GST treatment of media sales in Singapore: changes from January 2022


The Inland Revenue Authority of Singapore (IRAS) has outlined the basis for which the supply of media sales will be subject to a zero percent Goods and Services Tax (Zero-Rated GST). The change takes effect on January 1, 2022.

GST, also known as Value Added Tax (VAT), is a consumption tax imposed on goods and services in Singapore, whether acquired from domestic or foreign suppliers. The current GST rate is seven percent, although it is expected to increase in 2022 and reach nine percent by 2025.

Currently, the supply of media space for online advertising by a taxable person is a GST-free supply if the advertisement is widely distributed (at least 51%) outside Canada. Under the amendments, if the contract customer is located outside of Singapore or is a GST registrant in Singapore, media sales will be zero-rated.

Like most digital sectors, online advertising has seen immense growth during the pandemic and, coupled with new technological developments, it has become increasingly difficult for taxpayers to determine whether these media supplies are eligible for zero-rated GST. .

The newly revised e-Tax Guide, released on June 11, 2021, provides detailed details on the various GST treatments for sub-sectors of Singapore’s advertising industries.

What are media sales in Singapore?

According to IRAS, media sales refer to:

  • The sale of advertising airtime for broadcasting by radio or television;
  • The sale of media space for online advertising; and
  • The sale of advertising space for printed matter such as billboards, newspapers and magazines.

Sourcing media sales from local vendors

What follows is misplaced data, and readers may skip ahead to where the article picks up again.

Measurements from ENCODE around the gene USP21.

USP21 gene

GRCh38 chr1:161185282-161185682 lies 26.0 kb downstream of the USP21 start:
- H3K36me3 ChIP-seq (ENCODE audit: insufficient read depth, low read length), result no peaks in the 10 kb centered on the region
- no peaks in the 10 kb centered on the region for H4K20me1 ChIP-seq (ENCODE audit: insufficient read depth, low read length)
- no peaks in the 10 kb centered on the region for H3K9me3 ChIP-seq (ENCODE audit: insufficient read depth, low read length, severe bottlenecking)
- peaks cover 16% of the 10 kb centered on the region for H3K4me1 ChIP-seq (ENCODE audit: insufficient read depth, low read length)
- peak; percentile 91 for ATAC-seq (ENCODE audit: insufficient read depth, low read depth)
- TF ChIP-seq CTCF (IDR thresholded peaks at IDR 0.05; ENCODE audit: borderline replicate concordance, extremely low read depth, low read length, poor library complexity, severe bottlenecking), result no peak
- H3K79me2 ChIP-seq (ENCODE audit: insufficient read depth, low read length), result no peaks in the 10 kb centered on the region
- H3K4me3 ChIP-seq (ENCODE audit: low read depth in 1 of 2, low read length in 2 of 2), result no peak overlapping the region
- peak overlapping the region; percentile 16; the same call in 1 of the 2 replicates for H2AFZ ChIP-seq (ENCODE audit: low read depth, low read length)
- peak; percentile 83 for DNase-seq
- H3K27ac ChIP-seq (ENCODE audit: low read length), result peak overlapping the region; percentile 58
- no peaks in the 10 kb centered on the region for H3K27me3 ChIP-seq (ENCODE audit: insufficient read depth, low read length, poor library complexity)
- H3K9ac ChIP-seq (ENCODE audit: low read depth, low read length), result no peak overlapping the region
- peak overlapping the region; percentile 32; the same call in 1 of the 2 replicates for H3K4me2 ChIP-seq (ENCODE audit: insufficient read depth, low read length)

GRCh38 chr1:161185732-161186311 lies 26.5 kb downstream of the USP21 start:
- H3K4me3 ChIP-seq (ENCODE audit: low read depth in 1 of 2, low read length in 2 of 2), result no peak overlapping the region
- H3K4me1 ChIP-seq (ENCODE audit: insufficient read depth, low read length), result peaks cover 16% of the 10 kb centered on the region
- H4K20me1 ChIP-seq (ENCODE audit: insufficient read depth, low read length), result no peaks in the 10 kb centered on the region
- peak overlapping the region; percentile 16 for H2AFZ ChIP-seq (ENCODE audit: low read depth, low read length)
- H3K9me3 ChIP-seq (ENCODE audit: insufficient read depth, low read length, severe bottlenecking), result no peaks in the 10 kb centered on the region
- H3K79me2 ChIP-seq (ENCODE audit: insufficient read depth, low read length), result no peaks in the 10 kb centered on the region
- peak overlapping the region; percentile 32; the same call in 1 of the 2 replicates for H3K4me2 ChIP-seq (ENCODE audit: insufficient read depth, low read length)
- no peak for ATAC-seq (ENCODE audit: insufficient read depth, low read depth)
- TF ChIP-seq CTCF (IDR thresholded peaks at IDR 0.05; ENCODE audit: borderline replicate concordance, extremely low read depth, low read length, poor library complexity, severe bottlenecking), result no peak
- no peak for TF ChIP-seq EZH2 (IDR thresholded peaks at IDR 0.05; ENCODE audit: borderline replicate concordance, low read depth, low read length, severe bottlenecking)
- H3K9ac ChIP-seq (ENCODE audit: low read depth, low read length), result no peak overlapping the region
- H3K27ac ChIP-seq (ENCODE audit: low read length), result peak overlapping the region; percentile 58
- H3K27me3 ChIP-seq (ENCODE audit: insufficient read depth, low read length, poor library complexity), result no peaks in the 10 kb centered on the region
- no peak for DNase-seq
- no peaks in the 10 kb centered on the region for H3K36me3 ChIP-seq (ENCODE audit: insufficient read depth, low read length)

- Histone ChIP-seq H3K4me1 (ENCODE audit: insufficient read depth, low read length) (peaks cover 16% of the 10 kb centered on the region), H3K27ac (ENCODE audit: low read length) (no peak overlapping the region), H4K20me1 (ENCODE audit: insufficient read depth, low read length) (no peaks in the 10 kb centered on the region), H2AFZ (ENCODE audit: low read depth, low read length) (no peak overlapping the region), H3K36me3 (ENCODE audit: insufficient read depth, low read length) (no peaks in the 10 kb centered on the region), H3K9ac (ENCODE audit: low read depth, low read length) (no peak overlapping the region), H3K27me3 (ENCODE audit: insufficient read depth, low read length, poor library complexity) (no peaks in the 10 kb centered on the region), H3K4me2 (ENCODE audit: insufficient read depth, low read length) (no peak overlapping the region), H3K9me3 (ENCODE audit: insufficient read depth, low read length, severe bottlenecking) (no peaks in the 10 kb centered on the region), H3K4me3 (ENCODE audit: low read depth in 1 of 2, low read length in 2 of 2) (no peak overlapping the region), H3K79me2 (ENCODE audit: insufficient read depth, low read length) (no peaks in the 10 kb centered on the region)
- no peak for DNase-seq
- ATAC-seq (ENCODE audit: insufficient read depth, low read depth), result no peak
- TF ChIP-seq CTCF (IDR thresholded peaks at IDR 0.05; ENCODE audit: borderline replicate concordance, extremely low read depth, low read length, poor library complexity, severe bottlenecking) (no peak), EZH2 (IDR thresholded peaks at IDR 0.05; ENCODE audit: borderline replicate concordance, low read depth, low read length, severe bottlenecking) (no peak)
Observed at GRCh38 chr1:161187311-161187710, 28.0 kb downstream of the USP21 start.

As previously stated, effective January 1, 2022, the supply of media sales will be zero-rated if it directly benefits a person overseas or a GST registrant in Singapore.

For the provision of media sales, the controller – the person responsible for the quality of financial reporting in an organization – will consider the contract client as the sole beneficiary of the services if the following criteria are met:

  • The service agreement between the media provider and its contractual customer does not require that the services be provided to any other party; and
  • The supplier only accepts instructions from the contract customer for the service.

The supply of media sales from foreign suppliers to GST registered businesses in Singapore

From 1 January 2022, if an overseas supplier makes a supply of media sales to a GST-registered person/company in Singapore, the recipient, if it is a reverse charge (RC) company, must apply RC and account for GST on the value of their imported services as if they were the supplier; regardless of where the ads are shown.

RC businesses refer to those that are subject to reverse charge where they are not entitled to a full input tax credit or belong to a GST group that is not entitled to a full input tax credit .

Previously, the supply of media sales from an overseas supplier to a GST registrant did not fall within the scope of RC if the advertisements were widely distributed outside of Singapore.

The Supply of Digital Media Sales by Foreign Suppliers to Non-GST Registrants in Singapore

From 1 January 2022, the supply of digital media sales by an overseas vendor to a non-GST registered person in Singapore will be subject to GST, under the Overseas Sellers Registration Scheme (OVR ).

The OVR regime was released in January 2020 and requires foreign digital service providers to register and pay GST. Companies must have an annual global turnover of more than S$1 million (US$731,000) and sell more than S$100,000 (US$73,000) worth of digital services to customers in Singapore, within 12 month.

Currently, the overseas provider can only charge GST if the advertisements are widely distributed in Singapore.

The OVR scheme aims to create a “level playing field” by protecting local retailers, especially as Singapore imports billions of dollars worth of digital imports each year.

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